The COVID-19 pandemic has given the Food and Drug Administration an “unprecedented” opportunity to modernize IT systems and data infrastructure that was just “chugging along,” according to one senior agency official.
FDA went from having an “antiquated” system that could only process low volumes of low-complexity COVID-19 reporting to developing a core diagnostic data set with clinical, graphics, testing and results data, said Dr. Sara Brenner, the associate director for medical affairs in the Center for Devices and Radiological Health.
New technologies like rapid antigen tests are being untethered from laboratories so people can self-administer them, but that requires new wireless infrastructure to harmonize data at the source and get it to the FDA and other health agencies tracking COVID-19’s spread, Brenner said.
“This rapid expansion of volume has really just completely blown the wheels off of the conventional data collection and reporting system, which was never really designed for pandemic-scale data transmission,” she said during AFCEA Bethesda‘s Health IT Summit on Tuesday.
COVID-19 tests were the first diagnostic used to track the virus’ spread so FDA could intervene and stop transmission, but now it’s working with other agencies, states, laboratories, clinicians, and device makers to expand the data coming in. The Data Standards and Execution Work Group within the Department of Health and Human Services has begun working with IT infrastructure offices at other agencies to improve data quality and flow.
“We believe that if we’d had a better data infrastructure, we would’ve been able to answer many obvious questions that people needed to know — in terms of supply chain, why do we run out of certain products and goods — better,” said Vid Desai, chief technology officer at FDA. “And that’s certainly going to be a focus for what we’re going to be looking at going forward.”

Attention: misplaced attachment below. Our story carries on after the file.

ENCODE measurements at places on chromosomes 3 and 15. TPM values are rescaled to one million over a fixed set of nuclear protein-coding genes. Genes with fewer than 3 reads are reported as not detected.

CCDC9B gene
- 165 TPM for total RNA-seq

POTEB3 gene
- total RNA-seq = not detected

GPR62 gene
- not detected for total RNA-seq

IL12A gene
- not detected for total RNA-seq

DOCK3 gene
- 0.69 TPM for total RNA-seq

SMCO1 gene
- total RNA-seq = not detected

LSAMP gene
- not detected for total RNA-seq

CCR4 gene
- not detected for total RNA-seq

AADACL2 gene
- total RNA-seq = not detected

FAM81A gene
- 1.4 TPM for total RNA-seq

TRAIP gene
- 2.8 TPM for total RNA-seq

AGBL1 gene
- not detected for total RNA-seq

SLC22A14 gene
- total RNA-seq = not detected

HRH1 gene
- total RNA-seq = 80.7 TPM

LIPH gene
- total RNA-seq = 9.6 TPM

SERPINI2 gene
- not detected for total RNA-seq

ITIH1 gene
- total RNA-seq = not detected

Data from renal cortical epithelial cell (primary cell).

FDA published a technology modernization action plan last September and quickly followed that with an accelerated data plan. The agency also hired a chief data officer during the pandemic and is forming a data team to address infrastructure issues, Desai said.
One issue the FDA was able to get ahead of is cybersecurity, raising threat levels in mid-March of 2020 when it became clear the agency would play a critical role in COVID-19 therapeutics, diagnostics and vaccinations.
“We also knew that would attract a lot of nefarious, rogue characters who would try and stop our work, and I think our predictions were true,” Desai said. “If you think about all these supply chain attacks that have occurred in the therapeutic and vaccine distribution mechanism, literally every week we see something new there.”